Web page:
I've mentioned Amtrak Julie a couple of times before. In today's podcast I interview Ron Owens, director of software application engineering and professional services for Intervoice, the company responsible for the Julie application. Topics include voiceprint authentication, SALT and VoiceXML, the relationship between speech servers and IVR (interactive voice response) systems, and design principles for IVR software. It was an interesting conversation, and I learned a lot from it.
Here's the download (39 min, 37MB), which is also enclosed in my RSS feed. In addition to learning more about IVR, this exercise showed me that I've got a lot to learn about working with audio.
Editing, for example, is quite an interesting challenge. Avoid it if you can. It's way harder to seamlessly edit digital media than to seamlessly edit text. But in this case, I'd argue that the reduction of the nearly hour-long original to the 39-minute final cut was warranted.
I'm still using Audacity for editing. I'm sure pro tools can add lots of value, and if I do a lot more of this kind of thing I'll want to start exploring them. But while my first efforts leave plenty to be desired, I'm not blaming the tool. Audio editing is a subtle process, and I suspect that -- as always -- good results depend more on the skill of the user than on the features of the tool. Now that I've got my feet wet, I have renewed respect for the level of production that goes into, for example, a typical NPR show.
I also have renewed respect for the sound quality of a typical ITConversations show. In the case of today's podcast, my download wound up being twice the size it should have been. I'd inadvertently saved the raw audio data the wrong way, then couldn't revert to an uncompressed original. Another lesson learned there.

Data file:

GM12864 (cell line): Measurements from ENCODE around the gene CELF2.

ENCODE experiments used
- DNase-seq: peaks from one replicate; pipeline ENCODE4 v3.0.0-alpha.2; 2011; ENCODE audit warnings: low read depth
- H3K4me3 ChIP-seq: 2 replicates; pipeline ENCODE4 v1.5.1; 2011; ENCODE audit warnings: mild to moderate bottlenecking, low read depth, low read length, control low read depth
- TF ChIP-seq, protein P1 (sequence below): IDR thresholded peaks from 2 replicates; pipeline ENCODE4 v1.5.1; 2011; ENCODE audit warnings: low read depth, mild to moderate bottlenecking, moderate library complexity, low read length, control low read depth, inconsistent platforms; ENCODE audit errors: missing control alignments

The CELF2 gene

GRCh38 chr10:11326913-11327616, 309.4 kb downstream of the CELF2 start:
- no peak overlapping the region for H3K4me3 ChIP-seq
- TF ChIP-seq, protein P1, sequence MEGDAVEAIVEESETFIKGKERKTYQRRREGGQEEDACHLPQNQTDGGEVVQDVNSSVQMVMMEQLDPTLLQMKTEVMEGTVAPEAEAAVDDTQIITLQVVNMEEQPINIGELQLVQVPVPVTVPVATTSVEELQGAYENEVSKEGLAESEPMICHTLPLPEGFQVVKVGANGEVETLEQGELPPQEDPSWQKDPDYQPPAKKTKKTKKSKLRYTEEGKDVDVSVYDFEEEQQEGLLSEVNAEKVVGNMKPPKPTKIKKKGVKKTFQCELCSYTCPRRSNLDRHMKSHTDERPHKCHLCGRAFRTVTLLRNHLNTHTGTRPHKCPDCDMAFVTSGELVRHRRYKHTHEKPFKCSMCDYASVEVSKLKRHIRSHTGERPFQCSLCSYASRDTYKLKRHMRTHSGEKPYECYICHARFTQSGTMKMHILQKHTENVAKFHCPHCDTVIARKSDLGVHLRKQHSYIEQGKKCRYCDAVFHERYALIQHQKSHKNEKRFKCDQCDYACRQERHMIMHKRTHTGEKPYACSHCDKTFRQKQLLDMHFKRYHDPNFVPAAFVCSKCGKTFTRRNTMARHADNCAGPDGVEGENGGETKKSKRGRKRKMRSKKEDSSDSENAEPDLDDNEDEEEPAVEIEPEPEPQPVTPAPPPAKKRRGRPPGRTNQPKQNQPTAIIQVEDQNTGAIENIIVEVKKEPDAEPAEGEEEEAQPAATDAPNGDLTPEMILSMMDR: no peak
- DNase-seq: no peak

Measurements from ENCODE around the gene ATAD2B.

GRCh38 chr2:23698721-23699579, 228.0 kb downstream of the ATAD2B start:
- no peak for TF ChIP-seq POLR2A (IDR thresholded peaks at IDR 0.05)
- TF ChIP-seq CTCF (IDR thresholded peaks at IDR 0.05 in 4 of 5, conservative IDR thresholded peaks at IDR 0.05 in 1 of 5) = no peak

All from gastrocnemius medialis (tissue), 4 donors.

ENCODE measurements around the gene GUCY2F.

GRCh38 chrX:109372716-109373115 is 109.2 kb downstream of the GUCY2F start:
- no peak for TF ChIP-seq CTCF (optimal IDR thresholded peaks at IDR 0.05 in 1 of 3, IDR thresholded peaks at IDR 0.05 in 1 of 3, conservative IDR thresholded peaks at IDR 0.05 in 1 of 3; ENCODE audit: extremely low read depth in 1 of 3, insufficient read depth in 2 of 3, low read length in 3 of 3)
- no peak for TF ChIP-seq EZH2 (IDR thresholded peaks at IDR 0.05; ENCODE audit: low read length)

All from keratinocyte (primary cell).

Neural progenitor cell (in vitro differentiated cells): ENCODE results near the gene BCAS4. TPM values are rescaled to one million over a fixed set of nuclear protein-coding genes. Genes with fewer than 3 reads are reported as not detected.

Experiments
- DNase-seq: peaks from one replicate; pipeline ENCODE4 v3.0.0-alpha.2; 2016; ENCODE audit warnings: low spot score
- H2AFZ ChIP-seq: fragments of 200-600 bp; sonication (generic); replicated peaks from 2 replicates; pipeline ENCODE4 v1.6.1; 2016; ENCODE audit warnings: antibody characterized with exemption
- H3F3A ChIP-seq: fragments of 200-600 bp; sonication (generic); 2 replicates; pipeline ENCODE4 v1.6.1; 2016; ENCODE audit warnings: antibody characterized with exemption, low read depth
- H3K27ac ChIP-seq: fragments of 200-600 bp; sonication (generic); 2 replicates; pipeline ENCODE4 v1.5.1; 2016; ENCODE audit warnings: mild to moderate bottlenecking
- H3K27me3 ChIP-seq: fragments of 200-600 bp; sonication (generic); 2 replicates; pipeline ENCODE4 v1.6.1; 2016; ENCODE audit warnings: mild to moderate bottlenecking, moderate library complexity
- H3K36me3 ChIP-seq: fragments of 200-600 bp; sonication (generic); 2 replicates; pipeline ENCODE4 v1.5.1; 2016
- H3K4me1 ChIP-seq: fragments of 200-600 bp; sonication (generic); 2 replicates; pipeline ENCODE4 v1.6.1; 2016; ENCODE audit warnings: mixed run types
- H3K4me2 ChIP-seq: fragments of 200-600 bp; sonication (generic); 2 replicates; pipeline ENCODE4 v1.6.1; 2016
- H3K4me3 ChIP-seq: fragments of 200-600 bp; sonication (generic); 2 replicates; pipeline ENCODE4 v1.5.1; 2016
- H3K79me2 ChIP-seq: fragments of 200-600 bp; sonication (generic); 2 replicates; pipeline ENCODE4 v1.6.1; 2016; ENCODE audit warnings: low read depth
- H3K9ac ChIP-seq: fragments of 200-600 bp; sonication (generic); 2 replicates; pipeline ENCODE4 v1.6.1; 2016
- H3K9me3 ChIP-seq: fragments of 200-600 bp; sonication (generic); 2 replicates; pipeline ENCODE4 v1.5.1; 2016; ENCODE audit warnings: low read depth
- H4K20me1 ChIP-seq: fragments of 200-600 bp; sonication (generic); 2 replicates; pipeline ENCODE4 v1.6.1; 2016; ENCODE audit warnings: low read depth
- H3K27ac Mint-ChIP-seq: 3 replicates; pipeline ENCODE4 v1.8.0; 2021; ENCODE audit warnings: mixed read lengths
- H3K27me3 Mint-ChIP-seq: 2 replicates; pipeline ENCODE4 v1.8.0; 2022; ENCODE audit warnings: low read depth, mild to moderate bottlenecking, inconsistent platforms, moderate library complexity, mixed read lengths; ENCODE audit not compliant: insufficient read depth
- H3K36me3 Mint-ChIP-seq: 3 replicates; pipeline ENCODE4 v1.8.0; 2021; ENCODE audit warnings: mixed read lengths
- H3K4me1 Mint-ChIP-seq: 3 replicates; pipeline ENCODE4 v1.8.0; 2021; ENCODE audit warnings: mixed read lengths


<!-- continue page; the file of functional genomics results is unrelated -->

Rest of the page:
For both podcasts and screencasts, I'm still trying to strike the right balance between effort and quality. The whole point, of course, is that this isn't NPR or NBC. I don't have the time or skills to produce things in the way those media companies do. Nor, arguably, would you expect me to. What I can do is capture conversations with interesting people -- conversations that I'm having anyway, in the course of my ongoing research into various topics -- and make those conversations available to you. In the same way that it's useful to compress the media files for optimal delivery (as I failed to do properly in this case), it's also useful to compress the content down to just the most interesting stuff. Doing that efficiently enough to make it practical on a regular basis is a real challenge, but I'm getting there.
If I can also improve the fluency of my speaking, it'll cut down on the need for post-production. Everyone knows that it's a shock to hear yourself on tape. But as I listened to this recording, I realized something else. I've known for a while that my public speaking style is full of unexpected pauses, and it now strikes me that this is related to my writing habits. As a writer I emit sentences in fits and starts, rearranging them as I go, and do hardly any editing later. My hunch is that I'm trying to do the same thing in the voice realm, but I don't have the cycles to do the syntactic processing in real time. I'm not sure what to do about this, but awareness -- and of course, once again, practice -- will probably help.
Former URL: http://weblog.infoworld.com/udell/2004/12/20.html#a1137